- Allowing sufficient talk time to encourage thinking and idea sharing.
- Key vocabulary clearly displayed and used repetitively throughout lessons &/or if more appropriate, word banks to be accessible to learners
- Introduce each piece of equipment – name it, explain what it does, model how it can be used or applied.
- Model processes on a step-by-step basis, allowing learners time to do practical tasks alongside the teacher. (Teachers’ thought processes are shared aloud.)
- Equipment used is fully accessible to all and adapted for individuals as necessary to ensure all can fully participate.
- Positioning of learners within the classroom to maximise their engagement.
- Some learners will benefit from working and interacting with selected others.
- A calm environment to help minimise distractions.
- Breaking the lesson into chunks if appropriate, allowing time for paired/group talk and allowing tasks to be completed across manageable stages.
- Giving time for learners to look back through their sketchbook to make connections to what they already know, which in turn can help nurture motivation.
- Have visual aids in the form of worked examples that the learners can have to hand when completing independent tasks.
- Allowing movement breaks if and when necessary.
- Using frames or adhesives (e.g., masking tape) to hold down learners’ work to surfaces in cases where learners may struggle to hold a resource in place.
- Provide learners with larger scale materials to work on and gradually decrease the scale as they acquire greater control.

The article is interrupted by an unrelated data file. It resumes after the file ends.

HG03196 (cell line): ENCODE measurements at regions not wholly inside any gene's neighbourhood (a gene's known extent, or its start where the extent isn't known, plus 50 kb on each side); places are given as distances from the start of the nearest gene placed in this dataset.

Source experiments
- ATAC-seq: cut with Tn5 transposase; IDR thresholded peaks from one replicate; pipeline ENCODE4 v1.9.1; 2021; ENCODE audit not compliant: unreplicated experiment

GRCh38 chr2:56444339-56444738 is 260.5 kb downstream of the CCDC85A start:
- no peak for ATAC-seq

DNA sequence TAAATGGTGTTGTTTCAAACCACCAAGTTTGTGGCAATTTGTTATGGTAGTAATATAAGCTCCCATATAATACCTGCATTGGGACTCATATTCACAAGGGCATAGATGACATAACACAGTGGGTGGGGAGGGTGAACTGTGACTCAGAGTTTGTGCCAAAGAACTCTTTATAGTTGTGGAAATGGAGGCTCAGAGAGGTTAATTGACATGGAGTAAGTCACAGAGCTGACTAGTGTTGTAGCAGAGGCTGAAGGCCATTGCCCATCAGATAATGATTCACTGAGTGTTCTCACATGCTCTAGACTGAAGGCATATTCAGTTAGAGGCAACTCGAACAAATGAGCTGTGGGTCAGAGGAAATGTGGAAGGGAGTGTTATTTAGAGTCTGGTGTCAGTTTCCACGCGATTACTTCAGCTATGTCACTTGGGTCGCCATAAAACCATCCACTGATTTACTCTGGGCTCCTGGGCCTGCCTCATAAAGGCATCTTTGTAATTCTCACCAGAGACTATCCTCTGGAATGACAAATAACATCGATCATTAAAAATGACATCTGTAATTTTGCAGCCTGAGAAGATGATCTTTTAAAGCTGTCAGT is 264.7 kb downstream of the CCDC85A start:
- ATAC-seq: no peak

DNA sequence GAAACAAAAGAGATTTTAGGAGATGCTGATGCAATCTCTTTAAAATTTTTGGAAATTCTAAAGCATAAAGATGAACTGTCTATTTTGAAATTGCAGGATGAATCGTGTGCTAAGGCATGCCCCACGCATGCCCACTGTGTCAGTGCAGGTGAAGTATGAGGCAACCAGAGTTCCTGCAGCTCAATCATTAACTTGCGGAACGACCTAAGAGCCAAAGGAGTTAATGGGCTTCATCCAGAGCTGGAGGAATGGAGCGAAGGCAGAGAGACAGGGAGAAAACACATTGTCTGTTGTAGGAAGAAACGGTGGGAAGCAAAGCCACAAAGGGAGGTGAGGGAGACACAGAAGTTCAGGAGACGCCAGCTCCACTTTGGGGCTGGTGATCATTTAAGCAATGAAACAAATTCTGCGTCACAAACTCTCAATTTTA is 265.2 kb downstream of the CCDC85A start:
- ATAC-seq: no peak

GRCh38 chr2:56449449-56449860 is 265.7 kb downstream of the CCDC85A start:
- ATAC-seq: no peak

- Encourage learners to experiment with different media, for example when drawing offer chunkier graphite sticks as well as soft ‘B’ range pencils. Similarly, offer a range of painting application media – some learners may prefer a sponge to a brush or may even use their fingers at times.
- Wider-handled or easy grip scissors can be a useful aid.
- Using malleable media such as clay or air dough to build fine motor skills for all children.
How can I support my child with Art and Design?
1. Be Creative
Try to give your children opportunities to use different types of drawing and painting resources at home to allow them to express themselves creatively and explore creating art using different materials. Paints, chalk, crayons, pens, pencils, modelling clay and much more can be found in discount shops.
2. Keep a Sketch Book
Encourage your child to keep a sketch book where they can record their art. This could include pieces of art which they have produced such as sketches and painting or could be used to scrapbook ideas which inspire them.
3. Celebrate your child's Art
Praise your child’s creations and encourage them not to get disheartened if they feel they have made ‘mistakes’. Explain that art is about being creative and trying out different things and that there is no right or wrong way to do things. You could even display their art around the house or create a gallery in their bedroom.
4. Discuss and Enjoy Art Together
We are extremely lucky to have local art galleries and museums that you could visit with your child. Encourage them to talk about what they see and to share their opinions about colours, tone, texture and the materials used.